The icon indicates free access to the linked research on JSTOR.

The number of children born with an addiction to opioids has risen dramatically over the past decade, according to a recent CDC report. Everyone has sympathy for these babies, but when it comes to the mothers things get a little more complicated. Do we see them as victims of substance abuse, or as child abusers? In a 2010 paper for Sociological Forum, Kristen W. Springer argues that the answer has a lot to do with race and class.

JSTOR Daily Membership AdJSTOR Daily Membership Ad

To understand how the media portrays expectant mothers’ drug use, Springer starts by looking at what drugs pregnant women actually used. A 1992 study by the U.S. Department of Health and Human Services found that 4.5% of pregnant black women used cocaine, compared with under 1% for white and Hispanic women. On the other hand, pregnant white women had higher rates of alcohol and tobacco use—close to 25% for each drug. Among African Americans, under 16% used alcohol and under 20% used tobacco. And for Hispanics, the rates were just 9% and 6%, respectively.

As it turns out, research has found the drugs preferred by white women are the ones that are more dangerous to developing fetuses. Despite some early studies suggesting serious harm to babies exposed to cocaine in the womb, more comprehensive work on the subject in the early 2000s found that the drug did not have the lasting impact on children that alcohol and tobacco can.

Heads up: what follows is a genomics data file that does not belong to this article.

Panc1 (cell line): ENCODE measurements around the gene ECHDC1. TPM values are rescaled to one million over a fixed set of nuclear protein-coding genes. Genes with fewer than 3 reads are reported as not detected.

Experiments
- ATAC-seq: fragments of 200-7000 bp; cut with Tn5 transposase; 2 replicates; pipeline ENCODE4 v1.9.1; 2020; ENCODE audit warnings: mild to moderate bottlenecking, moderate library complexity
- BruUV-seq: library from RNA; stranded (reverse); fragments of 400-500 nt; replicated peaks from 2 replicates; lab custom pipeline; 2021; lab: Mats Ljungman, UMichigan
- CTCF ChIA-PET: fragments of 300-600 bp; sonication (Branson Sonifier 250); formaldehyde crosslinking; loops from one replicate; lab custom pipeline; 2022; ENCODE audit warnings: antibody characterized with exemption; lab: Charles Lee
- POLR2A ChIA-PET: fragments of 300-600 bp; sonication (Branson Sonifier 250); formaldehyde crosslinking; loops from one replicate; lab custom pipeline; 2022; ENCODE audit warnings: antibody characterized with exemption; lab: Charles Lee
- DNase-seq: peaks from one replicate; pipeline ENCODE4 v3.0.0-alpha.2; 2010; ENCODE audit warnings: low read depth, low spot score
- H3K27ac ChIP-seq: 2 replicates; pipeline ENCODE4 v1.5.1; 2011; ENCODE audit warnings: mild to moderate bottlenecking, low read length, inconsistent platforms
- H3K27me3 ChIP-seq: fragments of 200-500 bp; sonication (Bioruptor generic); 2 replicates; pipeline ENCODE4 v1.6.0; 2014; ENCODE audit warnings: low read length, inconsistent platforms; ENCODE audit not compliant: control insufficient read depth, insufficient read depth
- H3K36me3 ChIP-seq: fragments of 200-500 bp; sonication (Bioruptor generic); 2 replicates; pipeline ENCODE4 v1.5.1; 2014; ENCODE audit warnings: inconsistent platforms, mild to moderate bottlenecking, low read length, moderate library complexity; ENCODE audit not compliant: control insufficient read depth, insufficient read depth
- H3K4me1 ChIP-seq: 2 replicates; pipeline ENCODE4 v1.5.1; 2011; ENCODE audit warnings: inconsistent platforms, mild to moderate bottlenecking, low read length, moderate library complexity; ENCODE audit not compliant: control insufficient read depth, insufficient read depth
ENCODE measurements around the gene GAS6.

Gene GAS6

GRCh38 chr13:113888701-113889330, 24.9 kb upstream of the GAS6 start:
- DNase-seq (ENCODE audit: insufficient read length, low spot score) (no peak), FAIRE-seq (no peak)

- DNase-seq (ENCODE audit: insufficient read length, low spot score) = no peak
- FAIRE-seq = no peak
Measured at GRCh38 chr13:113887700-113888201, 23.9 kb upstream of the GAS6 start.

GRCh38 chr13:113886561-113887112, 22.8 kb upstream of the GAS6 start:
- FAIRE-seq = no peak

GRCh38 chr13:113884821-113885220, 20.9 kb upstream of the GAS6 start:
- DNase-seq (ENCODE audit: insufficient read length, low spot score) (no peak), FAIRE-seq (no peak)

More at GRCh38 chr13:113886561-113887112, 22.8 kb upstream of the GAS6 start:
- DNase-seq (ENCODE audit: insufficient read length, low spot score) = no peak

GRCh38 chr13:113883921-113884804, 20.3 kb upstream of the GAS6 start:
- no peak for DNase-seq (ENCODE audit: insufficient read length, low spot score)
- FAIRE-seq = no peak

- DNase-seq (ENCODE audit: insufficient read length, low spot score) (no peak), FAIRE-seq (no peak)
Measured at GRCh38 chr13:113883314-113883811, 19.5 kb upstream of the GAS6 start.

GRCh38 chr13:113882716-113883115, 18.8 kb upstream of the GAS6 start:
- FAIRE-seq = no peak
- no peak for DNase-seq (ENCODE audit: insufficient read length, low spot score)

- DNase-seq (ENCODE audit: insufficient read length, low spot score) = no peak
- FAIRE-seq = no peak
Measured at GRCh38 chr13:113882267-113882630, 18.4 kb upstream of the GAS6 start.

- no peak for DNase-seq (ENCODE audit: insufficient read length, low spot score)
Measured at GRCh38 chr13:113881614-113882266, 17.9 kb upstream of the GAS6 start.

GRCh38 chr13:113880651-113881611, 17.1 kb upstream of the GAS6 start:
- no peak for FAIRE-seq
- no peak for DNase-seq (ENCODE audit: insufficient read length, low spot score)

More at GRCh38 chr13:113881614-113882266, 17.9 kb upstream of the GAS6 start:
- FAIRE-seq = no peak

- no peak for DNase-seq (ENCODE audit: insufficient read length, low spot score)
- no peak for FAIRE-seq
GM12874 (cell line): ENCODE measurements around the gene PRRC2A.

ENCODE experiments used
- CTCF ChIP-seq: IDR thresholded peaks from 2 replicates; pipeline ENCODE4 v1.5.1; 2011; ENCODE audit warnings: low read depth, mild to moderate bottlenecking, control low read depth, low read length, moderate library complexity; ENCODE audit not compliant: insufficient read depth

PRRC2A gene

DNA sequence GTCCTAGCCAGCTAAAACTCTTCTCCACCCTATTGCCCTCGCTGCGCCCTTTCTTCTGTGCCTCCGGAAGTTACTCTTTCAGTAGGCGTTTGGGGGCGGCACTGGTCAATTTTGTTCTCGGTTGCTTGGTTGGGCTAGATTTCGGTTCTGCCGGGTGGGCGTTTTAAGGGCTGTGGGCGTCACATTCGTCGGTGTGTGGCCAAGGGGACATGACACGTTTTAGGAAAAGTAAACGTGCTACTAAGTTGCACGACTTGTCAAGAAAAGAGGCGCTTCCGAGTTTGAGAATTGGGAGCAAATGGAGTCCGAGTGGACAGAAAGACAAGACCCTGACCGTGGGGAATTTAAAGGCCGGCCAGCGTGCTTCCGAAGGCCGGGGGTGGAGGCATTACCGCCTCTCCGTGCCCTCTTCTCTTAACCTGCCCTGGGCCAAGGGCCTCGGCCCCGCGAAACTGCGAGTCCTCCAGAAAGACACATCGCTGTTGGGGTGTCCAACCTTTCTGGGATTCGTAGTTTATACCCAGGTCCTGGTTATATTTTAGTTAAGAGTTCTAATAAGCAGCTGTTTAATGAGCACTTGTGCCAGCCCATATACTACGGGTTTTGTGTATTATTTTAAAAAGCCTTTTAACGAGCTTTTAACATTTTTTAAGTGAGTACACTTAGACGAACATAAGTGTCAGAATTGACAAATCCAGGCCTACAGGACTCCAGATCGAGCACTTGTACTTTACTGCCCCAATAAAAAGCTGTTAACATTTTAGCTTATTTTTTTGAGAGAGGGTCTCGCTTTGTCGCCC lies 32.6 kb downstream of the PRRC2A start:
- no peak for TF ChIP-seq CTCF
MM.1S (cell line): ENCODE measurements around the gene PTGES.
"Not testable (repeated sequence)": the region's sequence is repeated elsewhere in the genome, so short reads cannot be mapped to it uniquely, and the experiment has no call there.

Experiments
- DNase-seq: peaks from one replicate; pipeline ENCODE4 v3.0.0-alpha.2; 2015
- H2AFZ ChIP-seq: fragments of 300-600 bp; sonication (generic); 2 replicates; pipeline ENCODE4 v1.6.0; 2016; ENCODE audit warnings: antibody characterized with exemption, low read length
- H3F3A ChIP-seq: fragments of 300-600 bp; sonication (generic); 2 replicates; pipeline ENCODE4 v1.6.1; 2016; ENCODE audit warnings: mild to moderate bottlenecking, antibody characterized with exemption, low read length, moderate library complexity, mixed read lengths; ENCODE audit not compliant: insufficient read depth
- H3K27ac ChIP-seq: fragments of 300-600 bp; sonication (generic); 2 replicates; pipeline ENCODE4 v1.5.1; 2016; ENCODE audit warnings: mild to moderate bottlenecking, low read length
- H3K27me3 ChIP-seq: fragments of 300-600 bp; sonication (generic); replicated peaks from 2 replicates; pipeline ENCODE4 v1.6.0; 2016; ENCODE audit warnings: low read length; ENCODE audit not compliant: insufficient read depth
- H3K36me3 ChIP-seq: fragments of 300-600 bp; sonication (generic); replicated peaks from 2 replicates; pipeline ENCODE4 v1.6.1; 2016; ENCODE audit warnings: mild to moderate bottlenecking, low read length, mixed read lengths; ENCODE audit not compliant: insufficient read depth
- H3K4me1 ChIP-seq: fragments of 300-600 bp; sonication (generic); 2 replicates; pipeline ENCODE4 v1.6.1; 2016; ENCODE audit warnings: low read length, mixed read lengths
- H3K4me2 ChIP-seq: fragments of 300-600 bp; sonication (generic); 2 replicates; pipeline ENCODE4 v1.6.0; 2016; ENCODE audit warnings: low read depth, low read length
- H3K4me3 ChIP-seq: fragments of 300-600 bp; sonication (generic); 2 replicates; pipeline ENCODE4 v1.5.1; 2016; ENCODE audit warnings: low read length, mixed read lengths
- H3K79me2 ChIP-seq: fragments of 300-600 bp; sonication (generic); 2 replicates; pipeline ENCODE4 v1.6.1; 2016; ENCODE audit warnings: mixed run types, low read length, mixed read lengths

To see how these actual dangers matched up with media portrayals, Springer analyzed more than 100 New York Times stories published between 1985 and 2002 about pregnant women’s use of alcohol, tobacco, and crack cocaine. She found that stories related to crack use were far more likely to be framed in ways that blamed the mothers. Sixty-three percent of stories about pregnant women’s use of crack employed what Springer refers to as the “bad mother” frame, suggesting abuse or neglect. In contrast, only 11% of the stories about alcohol use and 8% of those about tobacco used this frame.

Beyond the different portrayals of drugs associated with people of different races, Springer also found that white and non-white mothers were depicted differently, even when the drug involved was the same. Articles focused on white crack users and their babies were less likely to use negative frames than those about women of other races, and the same was true with alcohol and tobacco.

Interestingly, race alone did not explain all the differences Springer found in the portrayals of mothers’ drug use. Within each drug category, women from lower socioeconomic classes were more likely than their wealthier counterparts to be shown as “bad mothers.”

When it comes to the current crisis of pregnant women’s opioid use, the fact that users are disproportionately white means they might avoid the specifically racist “bad mother” stereotypes. But it wouldn’t be surprising if the level of sympathy or blame extended to drug-addicted new mothers depends a great deal on whether the media focuses on middle-class suburbs or poorer white communities.


JSTOR is a digital library for scholars, researchers, and students. JSTOR Daily readers can access the original research behind our articles for free on JSTOR.

Sociological Forum, Vol. 25, No. 3 (SEPTEMBER 2010), pp. 476-499